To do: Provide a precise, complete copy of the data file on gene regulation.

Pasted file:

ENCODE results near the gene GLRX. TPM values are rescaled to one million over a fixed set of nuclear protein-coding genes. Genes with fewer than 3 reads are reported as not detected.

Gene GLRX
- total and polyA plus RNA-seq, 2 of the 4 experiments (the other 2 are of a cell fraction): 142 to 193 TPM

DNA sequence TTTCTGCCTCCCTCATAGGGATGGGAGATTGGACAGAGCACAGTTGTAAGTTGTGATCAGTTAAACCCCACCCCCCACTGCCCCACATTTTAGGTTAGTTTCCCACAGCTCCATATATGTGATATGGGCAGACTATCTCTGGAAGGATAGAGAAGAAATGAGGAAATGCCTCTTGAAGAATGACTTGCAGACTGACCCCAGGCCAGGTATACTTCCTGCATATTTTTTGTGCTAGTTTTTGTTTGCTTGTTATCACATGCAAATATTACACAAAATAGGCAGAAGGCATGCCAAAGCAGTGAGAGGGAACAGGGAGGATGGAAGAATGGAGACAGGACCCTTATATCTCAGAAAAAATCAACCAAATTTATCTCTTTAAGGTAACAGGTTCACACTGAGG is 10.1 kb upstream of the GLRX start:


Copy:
ENCODE results near the gene GLRX. TPM values are rescaled to one million over a fixed set of nuclear protein-coding genes. Genes with fewer than 3 reads are reported as not detected.

Gene GLRX
- total and polyA plus RNA-seq, 2 of the 4 experiments (the other 2 are of a cell fraction): 142 to 193 TPM

DNA sequence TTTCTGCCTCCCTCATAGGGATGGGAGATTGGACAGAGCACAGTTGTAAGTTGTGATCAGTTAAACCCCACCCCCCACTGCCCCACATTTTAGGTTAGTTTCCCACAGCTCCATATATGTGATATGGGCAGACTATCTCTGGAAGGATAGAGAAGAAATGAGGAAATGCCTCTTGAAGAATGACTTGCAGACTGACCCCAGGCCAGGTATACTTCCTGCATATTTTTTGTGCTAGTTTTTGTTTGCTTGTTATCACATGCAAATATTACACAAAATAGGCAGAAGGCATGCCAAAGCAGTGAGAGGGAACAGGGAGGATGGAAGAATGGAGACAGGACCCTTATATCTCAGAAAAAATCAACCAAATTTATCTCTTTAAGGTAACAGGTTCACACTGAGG is 10.1 kb upstream of the GLRX start: